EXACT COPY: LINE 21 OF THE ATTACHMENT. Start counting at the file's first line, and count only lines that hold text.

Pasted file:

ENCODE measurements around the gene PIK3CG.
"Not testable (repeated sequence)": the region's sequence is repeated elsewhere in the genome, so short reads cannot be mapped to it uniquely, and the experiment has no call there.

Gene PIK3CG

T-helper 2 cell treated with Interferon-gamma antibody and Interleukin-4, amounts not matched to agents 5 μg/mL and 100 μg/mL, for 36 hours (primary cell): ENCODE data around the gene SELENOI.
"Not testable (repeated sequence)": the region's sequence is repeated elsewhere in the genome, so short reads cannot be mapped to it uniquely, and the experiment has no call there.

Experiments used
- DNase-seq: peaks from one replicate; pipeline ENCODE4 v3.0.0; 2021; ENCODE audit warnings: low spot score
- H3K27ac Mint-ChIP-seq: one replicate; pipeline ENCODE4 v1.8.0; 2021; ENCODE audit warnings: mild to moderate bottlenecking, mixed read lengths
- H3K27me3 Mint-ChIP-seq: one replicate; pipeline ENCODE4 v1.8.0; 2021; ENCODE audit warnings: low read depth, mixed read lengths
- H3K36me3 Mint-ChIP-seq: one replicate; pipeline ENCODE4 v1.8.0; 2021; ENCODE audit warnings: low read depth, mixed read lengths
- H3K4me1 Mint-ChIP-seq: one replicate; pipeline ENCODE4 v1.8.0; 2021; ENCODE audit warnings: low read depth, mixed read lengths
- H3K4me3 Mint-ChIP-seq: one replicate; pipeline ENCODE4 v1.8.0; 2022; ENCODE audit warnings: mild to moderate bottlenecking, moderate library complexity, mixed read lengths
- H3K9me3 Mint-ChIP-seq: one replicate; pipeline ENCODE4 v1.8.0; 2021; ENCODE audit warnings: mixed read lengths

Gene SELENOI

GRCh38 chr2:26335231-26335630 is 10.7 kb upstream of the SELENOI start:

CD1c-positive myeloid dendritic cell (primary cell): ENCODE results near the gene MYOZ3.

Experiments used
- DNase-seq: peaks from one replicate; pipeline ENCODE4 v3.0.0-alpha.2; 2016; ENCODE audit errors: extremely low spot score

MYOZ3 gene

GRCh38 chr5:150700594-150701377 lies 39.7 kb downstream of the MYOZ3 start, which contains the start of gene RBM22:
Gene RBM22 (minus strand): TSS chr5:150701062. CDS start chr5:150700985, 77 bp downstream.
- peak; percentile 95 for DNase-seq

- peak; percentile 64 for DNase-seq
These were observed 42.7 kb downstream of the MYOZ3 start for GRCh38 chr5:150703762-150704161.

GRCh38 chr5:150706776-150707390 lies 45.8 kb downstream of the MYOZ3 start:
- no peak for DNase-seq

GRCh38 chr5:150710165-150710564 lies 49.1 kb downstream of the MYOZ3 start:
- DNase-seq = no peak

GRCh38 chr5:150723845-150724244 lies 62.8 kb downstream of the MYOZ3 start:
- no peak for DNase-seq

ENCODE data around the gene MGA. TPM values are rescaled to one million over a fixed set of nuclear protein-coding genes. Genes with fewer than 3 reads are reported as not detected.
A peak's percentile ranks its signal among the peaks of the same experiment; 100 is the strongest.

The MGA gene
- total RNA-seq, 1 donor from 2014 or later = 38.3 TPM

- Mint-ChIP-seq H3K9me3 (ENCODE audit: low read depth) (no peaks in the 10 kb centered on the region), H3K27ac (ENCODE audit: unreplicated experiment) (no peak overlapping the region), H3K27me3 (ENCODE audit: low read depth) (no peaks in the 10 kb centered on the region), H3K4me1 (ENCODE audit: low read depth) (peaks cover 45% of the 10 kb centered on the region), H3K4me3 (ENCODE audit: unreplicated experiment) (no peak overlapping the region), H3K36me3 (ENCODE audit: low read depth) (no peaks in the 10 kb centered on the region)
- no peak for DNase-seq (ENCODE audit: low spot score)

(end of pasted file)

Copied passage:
Gene RBM22 (minus strand): TSS chr5:150701062. CDS start chr5:150700985, 77 bp downstream.